The Mood and Anxiety Disorders Program at Baylor Medicine is committed to caring for those with mood and anxiety disorders and to discovering new, innovative, therapies for patients suffering from treatment-resistant mood disorders in order to improve the quality of life for these individuals and their families. The program pursues excellence in patient-oriented research, clinical care and education, and strives to share knowledge with community partners.
About Anxiety and Mood Disorders
Anxiety is a normal reaction to stress. Difficult situations can cause you to have symptoms such as sweaty palms and a nervous feeling.
In an anxiety disorder, a type of mental illness, the symptoms are far more severe. Anxiety is an uncomfortable feeling of fear, uneasiness, or concern that something bad is about to happen.Constant worry, muscle tension, trouble sleeping, nausea and diarrhea, and other symptoms can make normal daily activities difficult or impossible. These symptoms may occur for no reason, and they can affect your work, school, or social life.
Anxiety disorders include:
- Generalized anxiety disorder. You feel worried and stressed about many everyday events and activities. You have a hard time stopping your worrying. This goes on for several months and disrupts your life, relationships and work on most days.
- Panic disorders. Panic disorder is a pattern of repeated, unexpected panic attacks. Panic attacks are sudden, strong feelings of fear or anxiety along with symptoms like shortness of breath, dizziness, or a pounding heart.
- Social anxiety disorder. You feel very anxious about what you will say or do in front of people. For example, you may be scared to talk or eat in public. This problem affects your daily life.
- Phobias. You are very scared of a specific object, situation, or activity. For example, you may fear spiders, high places, or small spaces.
Mood disorders are medical problems that affect how you feel. They can impact your moods, thoughts, and actions. Mood disorders include:
- Depression. This causes you to feel sad or hopeless for much of the time.
- Bipolar disorder. This causes extreme mood changes from manic episodes of very high energy to extreme lows of depression.
- Seasonal affective disorder (SAD). This is a type of depression that affects you during the same season each year. Most often people experience SAD during the fall and winter months when days are shorter and there is less light.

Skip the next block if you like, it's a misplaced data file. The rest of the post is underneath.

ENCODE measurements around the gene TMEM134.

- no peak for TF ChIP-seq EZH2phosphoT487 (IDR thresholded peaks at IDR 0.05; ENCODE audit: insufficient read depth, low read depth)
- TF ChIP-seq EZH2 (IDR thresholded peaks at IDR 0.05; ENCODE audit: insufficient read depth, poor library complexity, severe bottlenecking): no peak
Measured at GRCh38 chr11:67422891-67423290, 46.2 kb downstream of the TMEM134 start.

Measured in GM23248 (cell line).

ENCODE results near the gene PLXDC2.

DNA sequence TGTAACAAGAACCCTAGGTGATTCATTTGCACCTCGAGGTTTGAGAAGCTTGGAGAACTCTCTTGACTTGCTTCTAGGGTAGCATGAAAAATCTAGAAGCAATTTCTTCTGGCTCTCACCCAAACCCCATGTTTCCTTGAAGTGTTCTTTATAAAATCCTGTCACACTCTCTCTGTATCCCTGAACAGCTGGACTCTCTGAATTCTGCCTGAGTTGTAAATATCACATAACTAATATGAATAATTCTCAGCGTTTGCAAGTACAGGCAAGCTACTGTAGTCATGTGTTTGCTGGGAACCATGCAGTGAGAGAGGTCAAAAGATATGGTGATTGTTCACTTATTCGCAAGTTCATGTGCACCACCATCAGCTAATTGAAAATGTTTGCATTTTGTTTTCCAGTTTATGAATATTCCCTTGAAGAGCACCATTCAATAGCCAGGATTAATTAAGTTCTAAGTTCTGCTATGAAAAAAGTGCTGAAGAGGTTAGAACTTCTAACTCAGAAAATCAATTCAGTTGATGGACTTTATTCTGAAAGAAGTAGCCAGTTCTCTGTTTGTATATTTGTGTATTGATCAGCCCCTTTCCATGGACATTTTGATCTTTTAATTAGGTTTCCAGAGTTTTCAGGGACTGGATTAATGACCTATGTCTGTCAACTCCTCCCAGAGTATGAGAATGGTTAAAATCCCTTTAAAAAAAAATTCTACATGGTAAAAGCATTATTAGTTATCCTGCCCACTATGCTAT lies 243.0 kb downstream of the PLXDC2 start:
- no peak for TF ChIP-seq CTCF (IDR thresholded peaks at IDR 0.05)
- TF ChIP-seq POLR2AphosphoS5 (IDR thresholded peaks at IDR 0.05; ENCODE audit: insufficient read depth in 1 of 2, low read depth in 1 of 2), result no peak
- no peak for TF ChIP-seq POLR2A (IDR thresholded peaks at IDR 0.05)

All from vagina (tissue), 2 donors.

Generally mood disorders and anxiety can be treated with medicines or psychotherapy, or a combination of both. Our clinic now includes repetitive transcranial stimulation (rTMS), an FDA-approved therapy for the treatment of medication resistant major depressive disorder. Furthermore, through our close collaboration with neurosurgical department, we are the first center in the South Central United States to use DBS in the treatment of obsessive compulsive disorder and medication resistant depression.
- Outpatient Evaluation and Assessment
- Medication Management
- Brain Stimulation Therapies
- Clinical Trials
- Telepsych Services
The type of psychotherapy (aka therapy or counseling) employed depends on continuing evaluation and feedback, the issue the patient wishes to address and the patient-therapist dynamic. A blended approach may be used to best suit the patient. The goal is always to help individuals understand their illness and teach them strategies and tools to help manage unhealthy thoughts and behaviors.
Our team uses evidence-based therapies, including cognitive behavioral therapy (CBT) and dialectical behavioral therapy (DBT).
Brain Stimulation Therapies
Repetitive transcranial magnetic stimulation or rTMS is an extremely safe and effective medical treatment for certain psychiatric disorders. The patient is awake and the procedure takes place in the doctor's office. rTMS may work when other treatments are unsuccessful.
rTMS works by producing changes in neuronal activity in regions of the brain implicated in mood regulation, such as the prefrontal cortex.
The rTMS protocol involves the application of magnetic pulses to target specific brain areas, with the aim of restoring optimal brain function. rTMS treatment is administered over a period of 5-6 weeks, in 20-minute sessions, Monday through Friday. The rTMS treatment is covered by most insurance plans.